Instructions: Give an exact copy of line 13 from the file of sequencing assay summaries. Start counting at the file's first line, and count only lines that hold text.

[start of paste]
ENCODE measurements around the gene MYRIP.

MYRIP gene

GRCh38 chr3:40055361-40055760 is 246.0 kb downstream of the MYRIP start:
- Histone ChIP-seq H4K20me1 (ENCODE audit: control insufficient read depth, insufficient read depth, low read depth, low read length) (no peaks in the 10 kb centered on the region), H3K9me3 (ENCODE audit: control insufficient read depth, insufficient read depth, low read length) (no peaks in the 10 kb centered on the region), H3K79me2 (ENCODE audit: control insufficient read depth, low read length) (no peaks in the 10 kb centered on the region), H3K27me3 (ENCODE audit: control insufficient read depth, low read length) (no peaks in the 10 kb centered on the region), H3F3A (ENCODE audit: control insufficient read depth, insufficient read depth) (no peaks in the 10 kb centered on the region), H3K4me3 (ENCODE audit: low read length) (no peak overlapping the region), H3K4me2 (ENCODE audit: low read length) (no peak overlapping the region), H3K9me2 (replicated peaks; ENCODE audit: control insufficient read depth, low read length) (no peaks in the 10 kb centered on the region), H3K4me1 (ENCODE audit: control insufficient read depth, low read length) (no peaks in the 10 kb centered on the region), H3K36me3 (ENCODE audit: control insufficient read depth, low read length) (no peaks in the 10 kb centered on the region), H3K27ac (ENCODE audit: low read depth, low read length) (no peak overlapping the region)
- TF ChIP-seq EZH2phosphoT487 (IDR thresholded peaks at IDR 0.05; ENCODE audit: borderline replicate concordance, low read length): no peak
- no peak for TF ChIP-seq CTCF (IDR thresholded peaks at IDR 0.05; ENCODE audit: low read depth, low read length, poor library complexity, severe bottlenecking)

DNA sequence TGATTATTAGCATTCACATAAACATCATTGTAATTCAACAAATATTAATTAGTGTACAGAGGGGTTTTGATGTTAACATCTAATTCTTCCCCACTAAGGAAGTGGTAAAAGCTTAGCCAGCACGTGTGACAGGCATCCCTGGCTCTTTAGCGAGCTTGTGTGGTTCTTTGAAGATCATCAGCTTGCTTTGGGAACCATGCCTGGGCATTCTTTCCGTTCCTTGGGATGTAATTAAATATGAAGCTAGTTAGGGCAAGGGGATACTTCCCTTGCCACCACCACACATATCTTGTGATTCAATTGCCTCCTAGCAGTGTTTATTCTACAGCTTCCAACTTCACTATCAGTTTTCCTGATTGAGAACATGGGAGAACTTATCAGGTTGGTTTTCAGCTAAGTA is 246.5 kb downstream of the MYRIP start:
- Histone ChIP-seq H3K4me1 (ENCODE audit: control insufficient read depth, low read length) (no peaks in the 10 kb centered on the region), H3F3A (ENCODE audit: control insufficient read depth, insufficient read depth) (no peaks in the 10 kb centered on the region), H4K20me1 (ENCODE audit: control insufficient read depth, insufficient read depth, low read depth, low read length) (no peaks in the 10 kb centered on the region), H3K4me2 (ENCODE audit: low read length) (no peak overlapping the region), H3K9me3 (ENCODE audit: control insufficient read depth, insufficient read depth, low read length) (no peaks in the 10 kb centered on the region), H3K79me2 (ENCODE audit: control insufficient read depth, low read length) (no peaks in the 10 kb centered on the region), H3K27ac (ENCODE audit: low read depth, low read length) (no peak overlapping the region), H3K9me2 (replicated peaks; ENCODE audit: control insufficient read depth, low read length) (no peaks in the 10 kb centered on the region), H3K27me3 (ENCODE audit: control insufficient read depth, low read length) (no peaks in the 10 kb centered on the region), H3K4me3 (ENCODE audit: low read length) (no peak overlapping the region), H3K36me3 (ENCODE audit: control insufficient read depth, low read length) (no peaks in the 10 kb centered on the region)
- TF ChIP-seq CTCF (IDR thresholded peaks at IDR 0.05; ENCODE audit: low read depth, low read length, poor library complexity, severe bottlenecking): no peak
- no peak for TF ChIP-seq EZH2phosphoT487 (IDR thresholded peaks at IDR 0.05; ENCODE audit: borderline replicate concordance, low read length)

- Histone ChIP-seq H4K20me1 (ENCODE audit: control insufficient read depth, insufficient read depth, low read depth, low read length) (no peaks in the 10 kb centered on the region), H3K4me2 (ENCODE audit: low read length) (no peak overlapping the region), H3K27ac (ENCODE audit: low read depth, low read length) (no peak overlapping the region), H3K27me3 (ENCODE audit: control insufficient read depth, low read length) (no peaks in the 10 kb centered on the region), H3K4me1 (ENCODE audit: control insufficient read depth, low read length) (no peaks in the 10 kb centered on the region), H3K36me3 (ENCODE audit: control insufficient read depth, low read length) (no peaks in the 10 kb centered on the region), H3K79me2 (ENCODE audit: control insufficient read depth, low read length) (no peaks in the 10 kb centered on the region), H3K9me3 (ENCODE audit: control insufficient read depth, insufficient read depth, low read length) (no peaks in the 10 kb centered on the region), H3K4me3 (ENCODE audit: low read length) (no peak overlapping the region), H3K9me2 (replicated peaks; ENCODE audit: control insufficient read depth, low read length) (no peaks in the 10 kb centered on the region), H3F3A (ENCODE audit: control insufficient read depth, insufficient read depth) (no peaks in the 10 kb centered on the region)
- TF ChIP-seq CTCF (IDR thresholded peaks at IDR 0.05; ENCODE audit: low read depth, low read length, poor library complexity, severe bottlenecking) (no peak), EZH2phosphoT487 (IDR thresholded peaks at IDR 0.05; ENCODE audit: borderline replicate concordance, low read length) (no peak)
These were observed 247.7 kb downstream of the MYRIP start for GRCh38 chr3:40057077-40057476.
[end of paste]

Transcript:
These were observed 247.7 kb downstream of the MYRIP start for GRCh38 chr3:40057077-40057476.